Martin Jansky
Resident, Bremerton Road in Rock Hill

Same Street, Same School, Better Community, Safer Kids

The Petition to adjust the Brentwood – Webster school district (“WSD”) line that divides the Bremerton Road neighborhood was the end of our efforts to get the districts to talk to each other, not the beginning. I am only one of hundreds of the Rock Hill, Webster and Brentwood citizens who endorsed the Petition. Months ago all of the approximately 60 families on both sides of Bremerton Road were invited to discuss the proposal by personal invitation, hand delivered to their homes, to a Sunday evening neighborhood meeting, complete with refreshments and cupcakes.

Every one present at the meeting from both sides of the street were enthusiastically in favor of the district adjustment. With invitations to every one and dissent from no one, only then did we neighbors begin the only option available to us as private citizens, a Petition. We again canvassed both sides of our Bremerton neighborhood. Only one family that I encountered was opposed to the initiative. The vast majority of the residents we spoke to in Brentwood, Rock Hill and Webster were in favor of the district line adjustment, more than enough for the 500+ signatures to put the issue on the ballot.

Members of the WSD and the few dissenting private citizens on Bremerton had ample opportunity and even direct invitations to discuss this issue proactively; some, unlike the affable family I encountered, chose the forum of the media rather than neighborly discussion. It is a sad distraction to pillory those who volunteered to be the spokespeople of this neighborhood effort and the hundreds who signed the Petition, the Stange family, in particular.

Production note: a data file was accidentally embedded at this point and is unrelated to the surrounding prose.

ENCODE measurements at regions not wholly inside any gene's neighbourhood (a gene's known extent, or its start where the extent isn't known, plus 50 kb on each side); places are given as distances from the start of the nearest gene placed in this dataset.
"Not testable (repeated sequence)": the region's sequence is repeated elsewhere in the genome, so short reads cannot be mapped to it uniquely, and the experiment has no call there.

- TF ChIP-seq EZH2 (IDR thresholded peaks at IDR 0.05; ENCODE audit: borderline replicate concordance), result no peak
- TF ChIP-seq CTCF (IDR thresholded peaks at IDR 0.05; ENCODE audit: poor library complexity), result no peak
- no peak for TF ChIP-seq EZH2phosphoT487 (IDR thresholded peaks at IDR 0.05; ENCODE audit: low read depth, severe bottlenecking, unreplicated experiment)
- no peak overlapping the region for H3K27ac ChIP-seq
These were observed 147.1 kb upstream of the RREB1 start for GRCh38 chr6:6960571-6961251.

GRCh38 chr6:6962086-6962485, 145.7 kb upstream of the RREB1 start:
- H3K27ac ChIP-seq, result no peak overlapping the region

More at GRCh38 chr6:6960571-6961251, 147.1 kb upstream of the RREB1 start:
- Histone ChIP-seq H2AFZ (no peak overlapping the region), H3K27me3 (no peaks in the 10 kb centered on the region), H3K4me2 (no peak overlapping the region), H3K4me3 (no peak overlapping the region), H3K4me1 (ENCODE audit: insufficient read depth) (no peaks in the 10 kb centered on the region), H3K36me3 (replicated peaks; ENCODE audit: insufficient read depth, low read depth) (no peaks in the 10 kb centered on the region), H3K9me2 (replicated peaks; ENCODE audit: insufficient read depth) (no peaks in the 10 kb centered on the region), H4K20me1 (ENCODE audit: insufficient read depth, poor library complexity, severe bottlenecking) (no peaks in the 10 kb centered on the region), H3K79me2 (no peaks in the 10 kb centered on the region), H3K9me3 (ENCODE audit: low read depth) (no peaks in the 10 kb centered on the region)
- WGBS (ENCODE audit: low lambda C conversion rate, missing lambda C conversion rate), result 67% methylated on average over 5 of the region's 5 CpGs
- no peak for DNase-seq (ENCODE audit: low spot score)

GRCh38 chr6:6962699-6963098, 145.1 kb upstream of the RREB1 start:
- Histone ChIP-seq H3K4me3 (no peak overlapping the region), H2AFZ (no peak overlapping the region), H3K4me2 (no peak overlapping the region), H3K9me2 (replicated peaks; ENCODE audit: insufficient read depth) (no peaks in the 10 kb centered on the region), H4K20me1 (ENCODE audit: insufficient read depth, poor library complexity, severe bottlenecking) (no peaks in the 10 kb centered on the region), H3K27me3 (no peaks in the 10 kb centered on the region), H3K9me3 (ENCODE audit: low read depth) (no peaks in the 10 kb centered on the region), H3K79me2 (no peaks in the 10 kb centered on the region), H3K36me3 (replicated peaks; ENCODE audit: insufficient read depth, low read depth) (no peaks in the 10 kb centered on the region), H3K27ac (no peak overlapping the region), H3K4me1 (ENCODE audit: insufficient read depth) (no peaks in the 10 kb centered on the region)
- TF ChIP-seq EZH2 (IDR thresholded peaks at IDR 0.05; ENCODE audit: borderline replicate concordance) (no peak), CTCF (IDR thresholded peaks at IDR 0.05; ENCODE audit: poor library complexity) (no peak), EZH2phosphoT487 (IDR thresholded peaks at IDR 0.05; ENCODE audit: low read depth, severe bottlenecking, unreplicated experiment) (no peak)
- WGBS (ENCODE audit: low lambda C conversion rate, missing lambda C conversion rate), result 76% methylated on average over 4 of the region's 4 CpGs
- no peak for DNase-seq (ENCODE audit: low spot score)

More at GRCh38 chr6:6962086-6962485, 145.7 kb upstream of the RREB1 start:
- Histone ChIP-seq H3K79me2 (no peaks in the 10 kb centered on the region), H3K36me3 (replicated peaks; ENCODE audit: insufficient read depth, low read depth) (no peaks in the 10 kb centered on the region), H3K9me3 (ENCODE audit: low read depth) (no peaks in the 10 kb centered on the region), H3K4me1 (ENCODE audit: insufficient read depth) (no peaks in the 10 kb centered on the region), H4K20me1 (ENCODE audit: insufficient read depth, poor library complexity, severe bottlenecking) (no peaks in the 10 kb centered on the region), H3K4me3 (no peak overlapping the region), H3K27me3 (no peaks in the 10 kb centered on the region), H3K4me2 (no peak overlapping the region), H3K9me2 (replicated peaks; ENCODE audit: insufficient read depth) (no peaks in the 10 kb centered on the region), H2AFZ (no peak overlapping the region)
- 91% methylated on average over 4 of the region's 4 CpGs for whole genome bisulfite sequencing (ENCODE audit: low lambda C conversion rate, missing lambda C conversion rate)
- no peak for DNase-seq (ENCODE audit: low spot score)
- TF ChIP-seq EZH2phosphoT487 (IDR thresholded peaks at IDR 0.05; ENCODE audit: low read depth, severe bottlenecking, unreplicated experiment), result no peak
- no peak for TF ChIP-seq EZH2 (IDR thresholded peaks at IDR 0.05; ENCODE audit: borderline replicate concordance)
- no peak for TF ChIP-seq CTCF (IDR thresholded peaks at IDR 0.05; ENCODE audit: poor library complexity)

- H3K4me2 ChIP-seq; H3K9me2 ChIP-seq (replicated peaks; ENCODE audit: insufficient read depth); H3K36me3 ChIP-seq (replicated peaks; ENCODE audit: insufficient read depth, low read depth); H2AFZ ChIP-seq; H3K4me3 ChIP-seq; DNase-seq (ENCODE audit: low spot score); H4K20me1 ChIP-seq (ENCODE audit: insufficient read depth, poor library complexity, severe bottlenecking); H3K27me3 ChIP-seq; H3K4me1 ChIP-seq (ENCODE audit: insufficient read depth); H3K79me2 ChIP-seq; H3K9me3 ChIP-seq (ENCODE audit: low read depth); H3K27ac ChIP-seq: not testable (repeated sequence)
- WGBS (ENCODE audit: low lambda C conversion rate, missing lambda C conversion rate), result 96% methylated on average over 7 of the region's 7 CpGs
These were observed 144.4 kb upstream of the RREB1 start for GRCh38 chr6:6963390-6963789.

Even worse are WSD’s scare tactics against Nita Weiskopf’s two kids, such as WSD’s lacking “the authority to grandfather” her two Bremerton children who study in the WSD, without first clarifying that WSD, like every other school district in the state, could easily and should definitely ask for an appropriate reprieve from those with authority, the State Department of Elementary and Secondary Education. WSD could also have assured Ms. Weiskopf that such a modest request for two children could be added to Webster’s suggested ballot language, as it is on other ballot measures, to safeguard her children from “severe emotional distress and educational disruptions” no matter the outcome. Apparently, WSD chose another tactic.

We respect the academic acumen and even some of the dissenting opinions of both districts. However, we differ with the opinion that it is best for a child to leave her neighborhood of watchful parents who know her, travel past the local school on her block where her friends attend, cross three municipalities and the busiest railroad line, bus depot, and streets in the area, including Manchester, Brentwood, McKnight, Lockwood, Big Bend, and Interstate 44, to go to a school several miles away (not 1 mile as reported), all without bus service. We, however, still hope the districts will work together to end this senseless division of our neighborhood, something we have attempted earnestly to do for months. When our leaders fail to act, we, and many of us who signed the Petition, believe in our democratic process and its ability to open conversations to better solutions for our communities and our children – all of our children. We also believe in a good cupcake.

martin@janskylaw.com
Martin Jansky